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I've learned from this answer that the integral of a convolution f * g (i.e. the area of the convolution) yields the product of the integrals of f and g (i.e. a product of areas):

Af *g = Af * Ag

But from this answer I've learned that convolution corresponds to polynomial multiplication in one space and term-wise multiplication in the dual space.

Now I'm trying to bring together three seemingly different types of products:

  • Multiplication of "areas" (i.e. of sums or integrals)
  • Multiplication of polynomials (i.e. of corresponding monoms + summation)
  • Term-by-term multiplication

I'm lacking the intuition how this is all supposedly the same, i.e. with respect to the multiplication of areas, and how the Fourier transformation comes into all this.

Consider a simple example from this answer:

x[n] = {2, 4, 1} and p[n] = {5, 1, 8}

with areas Ax = 2+4+1 = 7 and Ap = 5+1+8 = 14

Product of areas (= "multiplication in real space"):

=> Ax * Ap = 7 * 14 = 98

Term-wise multiplication ("convolution in real space"):

termw[n] = {2⋅5, 4⋅1, 1⋅8} = {10, 4, 8}

=> Atermw = 10 + 4 + 8 = 22

Convolution ("polynomial multiplication in dual space"):

conv[n] = {5⋅2, 5⋅4+1⋅2, 5⋅1+1⋅4+8⋅2, 1⋅1+8⋅4, 8⋅1} = {10, 22, 25, 33, 8}

=> Aconv = 10 + 22 + 25 + 33 + 8 = 98

How is this all the same, yet not the same? Am I misinterpreting the concept of duality?

To make the confusion complete, the Fourier transformation is obviously not area-preserving as can be easily seen from these graphs:

Fourier Transforms

But it does seem to preserve the "multiplicativity of areas" when it comes to convolutions when transforming convolution integrals (areas) between real and dual space (i.e. convolution/deconvolution).

There must be some underlying concept that unifies all this clearly. I'm not a mathematician, but I've read that the mechanics behind convolution (crosscorrelation, autocorrelation) and Fourier transformation is intimately linked to the concept of products (Plancherel's theorem, square-integrable functions etc.). I remember from basic functional analysis the concept of complete orthonormal bases (ONBs) and that a Fourier series "is" a projection of functions onto an ONB of harmonic functions. And somehow, this translates into two different ways of multiplication (term-wise vs. polynomial). From this, convolution appears to be some kind of "generalized product" defined on functions and if we represent functions by harmonic series, Fourier transformation somehow transforms the "mechanics" of the multiplication (term-wise vs. polynomial).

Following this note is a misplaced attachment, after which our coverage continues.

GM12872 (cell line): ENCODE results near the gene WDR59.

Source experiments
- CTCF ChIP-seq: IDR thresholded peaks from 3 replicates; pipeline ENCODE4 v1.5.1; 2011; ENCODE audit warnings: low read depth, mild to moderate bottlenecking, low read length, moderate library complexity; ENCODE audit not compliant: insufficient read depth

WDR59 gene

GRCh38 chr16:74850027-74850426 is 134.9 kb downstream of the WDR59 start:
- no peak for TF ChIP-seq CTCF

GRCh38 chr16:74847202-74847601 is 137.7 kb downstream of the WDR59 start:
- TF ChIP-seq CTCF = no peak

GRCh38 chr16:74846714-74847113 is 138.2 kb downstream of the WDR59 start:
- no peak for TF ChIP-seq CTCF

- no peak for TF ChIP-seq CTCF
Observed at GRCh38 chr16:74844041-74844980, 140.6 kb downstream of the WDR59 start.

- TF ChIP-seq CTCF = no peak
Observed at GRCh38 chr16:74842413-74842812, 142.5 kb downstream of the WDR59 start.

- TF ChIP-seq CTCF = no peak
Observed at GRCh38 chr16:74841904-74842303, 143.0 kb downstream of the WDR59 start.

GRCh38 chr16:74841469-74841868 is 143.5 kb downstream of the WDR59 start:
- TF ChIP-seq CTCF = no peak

I have a hunch to how Fourier transformation might serve to "simplify" a polynomial multiplication (which scales with the square of the number of monoms) into a term-wise multiplication (which scales linearly with the number of monoms): In a Fourier transformation, a function gets "projected" onto a complete ONB of harmonic functions (represented by complex exponential functions) and integrated. So any harmonic component in "disharmony" with an exponential's frequency will get averaged out. So for the polynomial multiplication, I imagine that all mixed terms are being averaged out leaving only monomic terms. In other words, we are plugging prior information about the posited "harmonicity" of our functions (i.e. they can be represented by Fourier series) into our multiplicative operation in order to "save some work". Of course, this is a very imprecise way of describing things - we are not losing any information by applying the Fourier transform as the original functions can be perfectly retrieved via the reverse transform, but somehow we have a representation of functions that lends itself "inherently" for doing multiplicative calculations (products). And it is the nature of this "inherent structure" that I'm asking about here.

I'm sorry if I cannot get any clearer here - but the fact that I cannot is precisely the issue I'm trying to clear up.

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In time domain, when everything converges $$\int_{-\infty}^\infty \int_{-\infty}^\infty f(t-y)g(y)dydt=\int_{-\infty}^\infty f(t)dt\int_{-\infty}^\infty g(u)du$$ becomes in frequency domain

$$\widehat{f \ast g}(0)=(\hat{f}\hat{g})(0)=\hat{f}(0)\hat{g}(0)$$ It works the same way for the Fourier series and the discrete Fourier transform (with circular convolution for the latter), with polynomials (so that $P(e^{2\pi it})$ is a Fourier series) it gives nothing else than $$P Q(1)=P(1)Q(1)$$ where $P(1)$ is the sum of the coefficients and the coefficients of $PQ$ are the convolution of the coefficients.

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